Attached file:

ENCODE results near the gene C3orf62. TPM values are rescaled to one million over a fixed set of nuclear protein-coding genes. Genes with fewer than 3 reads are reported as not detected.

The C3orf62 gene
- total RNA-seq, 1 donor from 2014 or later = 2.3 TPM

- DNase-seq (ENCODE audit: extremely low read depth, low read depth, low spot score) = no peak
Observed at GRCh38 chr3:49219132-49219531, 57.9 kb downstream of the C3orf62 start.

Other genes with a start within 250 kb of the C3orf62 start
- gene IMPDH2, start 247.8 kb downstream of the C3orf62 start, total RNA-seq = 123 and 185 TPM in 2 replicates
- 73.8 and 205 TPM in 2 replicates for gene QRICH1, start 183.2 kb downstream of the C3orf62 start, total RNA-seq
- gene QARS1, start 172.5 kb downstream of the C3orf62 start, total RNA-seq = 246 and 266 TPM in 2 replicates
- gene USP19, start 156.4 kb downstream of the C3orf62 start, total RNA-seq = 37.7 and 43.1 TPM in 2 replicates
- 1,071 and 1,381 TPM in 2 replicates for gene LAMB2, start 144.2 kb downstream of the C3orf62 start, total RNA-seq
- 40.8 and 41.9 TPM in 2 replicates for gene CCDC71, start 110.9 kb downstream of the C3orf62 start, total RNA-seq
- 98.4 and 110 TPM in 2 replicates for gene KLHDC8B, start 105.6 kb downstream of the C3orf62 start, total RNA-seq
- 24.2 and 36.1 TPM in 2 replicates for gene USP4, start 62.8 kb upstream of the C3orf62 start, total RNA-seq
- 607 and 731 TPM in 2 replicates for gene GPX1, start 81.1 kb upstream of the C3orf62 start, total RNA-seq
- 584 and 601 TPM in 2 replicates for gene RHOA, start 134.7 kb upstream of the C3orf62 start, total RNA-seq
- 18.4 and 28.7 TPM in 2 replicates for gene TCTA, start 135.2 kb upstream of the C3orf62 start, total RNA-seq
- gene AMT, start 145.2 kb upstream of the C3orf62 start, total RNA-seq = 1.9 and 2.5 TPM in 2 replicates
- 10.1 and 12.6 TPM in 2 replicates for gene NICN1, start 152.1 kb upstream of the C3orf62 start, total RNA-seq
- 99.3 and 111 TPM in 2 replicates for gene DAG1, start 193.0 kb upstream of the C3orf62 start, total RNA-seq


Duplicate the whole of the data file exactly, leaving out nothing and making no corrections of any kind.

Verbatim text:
ENCODE results near the gene C3orf62. TPM values are rescaled to one million over a fixed set of nuclear protein-coding genes. Genes with fewer than 3 reads are reported as not detected.

The C3orf62 gene
- total RNA-seq, 1 donor from 2014 or later = 2.3 TPM

- DNase-seq (ENCODE audit: extremely low read depth, low read depth, low spot score) = no peak
Observed at GRCh38 chr3:49219132-49219531, 57.9 kb downstream of the C3orf62 start.

Other genes with a start within 250 kb of the C3orf62 start
- gene IMPDH2, start 247.8 kb downstream of the C3orf62 start, total RNA-seq = 123 and 185 TPM in 2 replicates
- 73.8 and 205 TPM in 2 replicates for gene QRICH1, start 183.2 kb downstream of the C3orf62 start, total RNA-seq
- gene QARS1, start 172.5 kb downstream of the C3orf62 start, total RNA-seq = 246 and 266 TPM in 2 replicates
- gene USP19, start 156.4 kb downstream of the C3orf62 start, total RNA-seq = 37.7 and 43.1 TPM in 2 replicates
- 1,071 and 1,381 TPM in 2 replicates for gene LAMB2, start 144.2 kb downstream of the C3orf62 start, total RNA-seq
- 40.8 and 41.9 TPM in 2 replicates for gene CCDC71, start 110.9 kb downstream of the C3orf62 start, total RNA-seq
- 98.4 and 110 TPM in 2 replicates for gene KLHDC8B, start 105.6 kb downstream of the C3orf62 start, total RNA-seq
- 24.2 and 36.1 TPM in 2 replicates for gene USP4, start 62.8 kb upstream of the C3orf62 start, total RNA-seq
- 607 and 731 TPM in 2 replicates for gene GPX1, start 81.1 kb upstream of the C3orf62 start, total RNA-seq
- 584 and 601 TPM in 2 replicates for gene RHOA, start 134.7 kb upstream of the C3orf62 start, total RNA-seq
- 18.4 and 28.7 TPM in 2 replicates for gene TCTA, start 135.2 kb upstream of the C3orf62 start, total RNA-seq
- gene AMT, start 145.2 kb upstream of the C3orf62 start, total RNA-seq = 1.9 and 2.5 TPM in 2 replicates
- 10.1 and 12.6 TPM in 2 replicates for gene NICN1, start 152.1 kb upstream of the C3orf62 start, total RNA-seq
- 99.3 and 111 TPM in 2 replicates for gene DAG1, start 193.0 kb upstream of the C3orf62 start, total RNA-seq